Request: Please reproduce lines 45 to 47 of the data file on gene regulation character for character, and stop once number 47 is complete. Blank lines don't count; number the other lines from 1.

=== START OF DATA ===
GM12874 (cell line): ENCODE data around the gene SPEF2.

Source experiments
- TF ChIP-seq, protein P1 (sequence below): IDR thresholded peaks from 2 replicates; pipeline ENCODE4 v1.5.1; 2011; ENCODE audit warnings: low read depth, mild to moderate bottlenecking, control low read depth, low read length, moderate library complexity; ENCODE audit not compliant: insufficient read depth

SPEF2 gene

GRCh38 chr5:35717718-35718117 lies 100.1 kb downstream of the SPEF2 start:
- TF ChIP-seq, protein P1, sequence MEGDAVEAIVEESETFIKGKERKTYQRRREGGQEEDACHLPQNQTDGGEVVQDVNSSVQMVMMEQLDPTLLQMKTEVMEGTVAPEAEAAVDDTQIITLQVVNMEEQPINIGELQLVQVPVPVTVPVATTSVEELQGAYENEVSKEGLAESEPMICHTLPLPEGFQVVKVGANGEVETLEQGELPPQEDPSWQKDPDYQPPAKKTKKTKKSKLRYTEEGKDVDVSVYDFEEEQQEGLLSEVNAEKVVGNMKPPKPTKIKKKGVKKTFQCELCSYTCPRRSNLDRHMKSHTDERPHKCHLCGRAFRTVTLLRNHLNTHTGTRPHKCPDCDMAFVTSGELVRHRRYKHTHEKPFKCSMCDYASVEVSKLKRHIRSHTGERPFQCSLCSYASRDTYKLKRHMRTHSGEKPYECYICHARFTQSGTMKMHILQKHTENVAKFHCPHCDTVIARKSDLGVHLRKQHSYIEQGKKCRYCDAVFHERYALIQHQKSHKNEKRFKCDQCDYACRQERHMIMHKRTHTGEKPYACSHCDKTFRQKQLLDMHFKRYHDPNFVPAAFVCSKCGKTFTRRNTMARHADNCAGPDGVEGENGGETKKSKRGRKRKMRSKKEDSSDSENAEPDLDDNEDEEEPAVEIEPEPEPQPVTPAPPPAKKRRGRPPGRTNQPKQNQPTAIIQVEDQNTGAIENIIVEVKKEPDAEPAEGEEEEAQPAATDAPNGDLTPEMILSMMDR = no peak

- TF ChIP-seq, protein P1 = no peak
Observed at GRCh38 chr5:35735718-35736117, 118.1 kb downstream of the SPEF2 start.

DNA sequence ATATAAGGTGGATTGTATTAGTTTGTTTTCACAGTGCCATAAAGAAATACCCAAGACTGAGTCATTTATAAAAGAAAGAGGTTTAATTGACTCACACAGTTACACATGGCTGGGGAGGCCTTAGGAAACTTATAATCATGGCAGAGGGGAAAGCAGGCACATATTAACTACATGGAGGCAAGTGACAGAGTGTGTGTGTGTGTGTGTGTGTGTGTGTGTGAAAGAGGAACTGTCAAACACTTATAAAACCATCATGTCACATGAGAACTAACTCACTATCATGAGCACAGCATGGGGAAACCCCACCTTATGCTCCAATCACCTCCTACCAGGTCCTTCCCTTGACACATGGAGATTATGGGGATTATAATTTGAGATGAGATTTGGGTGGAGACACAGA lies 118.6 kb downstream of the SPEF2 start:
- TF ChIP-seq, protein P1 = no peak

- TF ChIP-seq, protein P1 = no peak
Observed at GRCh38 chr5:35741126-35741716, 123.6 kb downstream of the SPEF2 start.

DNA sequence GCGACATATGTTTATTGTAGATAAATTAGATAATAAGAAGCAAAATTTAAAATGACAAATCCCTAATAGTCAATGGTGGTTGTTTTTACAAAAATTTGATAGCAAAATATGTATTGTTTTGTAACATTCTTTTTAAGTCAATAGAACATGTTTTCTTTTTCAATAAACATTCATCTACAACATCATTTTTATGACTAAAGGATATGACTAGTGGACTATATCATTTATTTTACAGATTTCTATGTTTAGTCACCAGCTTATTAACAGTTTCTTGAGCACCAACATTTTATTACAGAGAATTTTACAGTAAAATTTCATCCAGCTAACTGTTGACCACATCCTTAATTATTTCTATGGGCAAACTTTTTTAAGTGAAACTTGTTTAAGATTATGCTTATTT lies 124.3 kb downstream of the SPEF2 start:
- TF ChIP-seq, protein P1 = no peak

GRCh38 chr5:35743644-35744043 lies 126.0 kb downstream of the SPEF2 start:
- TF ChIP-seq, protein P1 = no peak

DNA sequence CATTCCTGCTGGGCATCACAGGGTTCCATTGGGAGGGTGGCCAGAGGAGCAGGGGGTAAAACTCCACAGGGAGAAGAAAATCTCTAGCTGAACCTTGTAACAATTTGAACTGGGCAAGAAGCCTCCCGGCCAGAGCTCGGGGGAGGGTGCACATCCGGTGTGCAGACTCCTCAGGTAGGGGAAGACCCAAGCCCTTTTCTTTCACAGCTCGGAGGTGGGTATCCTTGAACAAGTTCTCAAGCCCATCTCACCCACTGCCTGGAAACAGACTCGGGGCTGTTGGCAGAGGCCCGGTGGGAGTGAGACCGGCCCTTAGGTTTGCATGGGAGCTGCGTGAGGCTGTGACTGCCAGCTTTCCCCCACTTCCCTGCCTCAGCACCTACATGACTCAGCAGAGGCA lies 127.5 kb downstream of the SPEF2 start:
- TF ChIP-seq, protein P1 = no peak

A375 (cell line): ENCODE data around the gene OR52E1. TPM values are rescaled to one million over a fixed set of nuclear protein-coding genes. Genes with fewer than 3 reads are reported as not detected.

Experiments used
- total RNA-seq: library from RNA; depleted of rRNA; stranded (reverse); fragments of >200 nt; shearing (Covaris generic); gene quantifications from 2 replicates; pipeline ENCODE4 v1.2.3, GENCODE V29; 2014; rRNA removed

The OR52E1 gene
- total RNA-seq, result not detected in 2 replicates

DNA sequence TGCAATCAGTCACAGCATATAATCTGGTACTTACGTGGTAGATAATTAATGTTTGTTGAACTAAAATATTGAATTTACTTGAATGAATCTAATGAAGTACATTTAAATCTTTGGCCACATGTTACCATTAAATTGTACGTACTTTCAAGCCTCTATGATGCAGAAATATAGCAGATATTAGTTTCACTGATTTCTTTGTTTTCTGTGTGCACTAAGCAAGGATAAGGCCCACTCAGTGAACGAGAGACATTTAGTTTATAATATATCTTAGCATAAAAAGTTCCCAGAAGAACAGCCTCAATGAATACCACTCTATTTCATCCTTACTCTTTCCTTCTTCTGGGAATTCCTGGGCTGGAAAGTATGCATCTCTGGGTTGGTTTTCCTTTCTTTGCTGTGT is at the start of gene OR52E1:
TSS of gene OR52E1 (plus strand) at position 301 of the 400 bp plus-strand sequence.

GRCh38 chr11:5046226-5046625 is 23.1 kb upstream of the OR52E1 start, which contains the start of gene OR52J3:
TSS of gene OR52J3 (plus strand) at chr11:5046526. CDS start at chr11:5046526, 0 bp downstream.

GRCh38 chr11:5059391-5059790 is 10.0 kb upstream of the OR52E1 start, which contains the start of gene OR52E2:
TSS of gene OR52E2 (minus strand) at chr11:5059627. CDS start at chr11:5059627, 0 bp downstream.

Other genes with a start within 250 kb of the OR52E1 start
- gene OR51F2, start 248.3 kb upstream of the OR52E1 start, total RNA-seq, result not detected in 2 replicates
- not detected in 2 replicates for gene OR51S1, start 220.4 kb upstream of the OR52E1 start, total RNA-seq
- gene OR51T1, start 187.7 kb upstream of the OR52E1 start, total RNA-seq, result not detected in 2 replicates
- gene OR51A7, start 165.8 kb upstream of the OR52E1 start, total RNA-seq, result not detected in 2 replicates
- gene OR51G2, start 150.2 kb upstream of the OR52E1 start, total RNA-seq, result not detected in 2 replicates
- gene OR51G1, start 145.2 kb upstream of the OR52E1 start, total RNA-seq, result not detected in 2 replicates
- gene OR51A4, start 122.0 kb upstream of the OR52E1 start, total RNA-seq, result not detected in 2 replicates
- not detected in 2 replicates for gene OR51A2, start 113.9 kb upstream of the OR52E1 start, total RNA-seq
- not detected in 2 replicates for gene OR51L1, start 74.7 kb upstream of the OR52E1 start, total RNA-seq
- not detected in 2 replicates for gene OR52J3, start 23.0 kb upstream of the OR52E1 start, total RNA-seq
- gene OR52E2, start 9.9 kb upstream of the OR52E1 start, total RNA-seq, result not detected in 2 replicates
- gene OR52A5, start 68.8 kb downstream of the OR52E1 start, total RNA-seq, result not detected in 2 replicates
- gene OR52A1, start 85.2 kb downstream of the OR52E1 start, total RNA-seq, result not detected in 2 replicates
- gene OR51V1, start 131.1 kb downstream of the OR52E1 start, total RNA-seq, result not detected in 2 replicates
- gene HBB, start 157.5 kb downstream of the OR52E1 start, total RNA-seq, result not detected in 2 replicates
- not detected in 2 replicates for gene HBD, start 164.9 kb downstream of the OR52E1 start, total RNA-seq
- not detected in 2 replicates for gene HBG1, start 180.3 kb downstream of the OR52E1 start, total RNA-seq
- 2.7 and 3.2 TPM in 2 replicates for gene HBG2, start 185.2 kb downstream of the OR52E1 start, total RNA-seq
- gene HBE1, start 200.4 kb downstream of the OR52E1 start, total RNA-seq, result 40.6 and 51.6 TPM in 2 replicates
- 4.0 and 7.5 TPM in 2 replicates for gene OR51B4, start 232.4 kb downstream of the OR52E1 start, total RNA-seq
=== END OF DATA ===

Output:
- gene HBB, start 157.5 kb downstream of the OR52E1 start, total RNA-seq, result not detected in 2 replicates
- not detected in 2 replicates for gene HBD, start 164.9 kb downstream of the OR52E1 start, total RNA-seq
- not detected in 2 replicates for gene HBG1, start 180.3 kb downstream of the OR52E1 start, total RNA-seq